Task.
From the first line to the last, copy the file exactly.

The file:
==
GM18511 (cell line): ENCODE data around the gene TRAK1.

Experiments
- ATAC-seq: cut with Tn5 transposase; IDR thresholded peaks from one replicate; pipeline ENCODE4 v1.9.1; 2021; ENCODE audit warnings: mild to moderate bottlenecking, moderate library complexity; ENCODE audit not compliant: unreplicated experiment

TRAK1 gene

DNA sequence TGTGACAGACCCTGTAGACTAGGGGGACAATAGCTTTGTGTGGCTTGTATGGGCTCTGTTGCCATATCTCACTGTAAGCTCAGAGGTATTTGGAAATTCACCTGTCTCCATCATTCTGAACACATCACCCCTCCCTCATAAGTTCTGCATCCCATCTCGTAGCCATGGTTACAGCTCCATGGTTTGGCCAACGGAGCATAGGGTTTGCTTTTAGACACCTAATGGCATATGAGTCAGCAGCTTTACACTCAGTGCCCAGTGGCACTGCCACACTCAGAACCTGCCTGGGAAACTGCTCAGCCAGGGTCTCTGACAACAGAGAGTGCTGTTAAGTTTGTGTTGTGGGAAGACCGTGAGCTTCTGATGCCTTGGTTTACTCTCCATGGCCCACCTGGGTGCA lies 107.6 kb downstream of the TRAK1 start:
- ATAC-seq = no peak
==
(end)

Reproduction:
GM18511 (cell line): ENCODE data around the gene TRAK1.

Experiments
- ATAC-seq: cut with Tn5 transposase; IDR thresholded peaks from one replicate; pipeline ENCODE4 v1.9.1; 2021; ENCODE audit warnings: mild to moderate bottlenecking, moderate library complexity; ENCODE audit not compliant: unreplicated experiment

TRAK1 gene

DNA sequence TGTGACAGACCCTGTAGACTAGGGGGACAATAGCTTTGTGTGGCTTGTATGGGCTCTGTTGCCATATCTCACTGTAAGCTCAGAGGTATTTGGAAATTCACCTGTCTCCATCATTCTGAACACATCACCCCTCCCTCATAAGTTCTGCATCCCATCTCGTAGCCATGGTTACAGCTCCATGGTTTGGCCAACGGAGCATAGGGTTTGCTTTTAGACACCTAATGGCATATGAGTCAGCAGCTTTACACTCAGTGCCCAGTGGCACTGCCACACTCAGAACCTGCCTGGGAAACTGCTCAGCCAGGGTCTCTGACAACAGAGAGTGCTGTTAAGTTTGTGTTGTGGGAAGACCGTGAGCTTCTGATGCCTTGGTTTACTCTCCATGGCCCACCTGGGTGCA lies 107.6 kb downstream of the TRAK1 start:
- ATAC-seq = no peak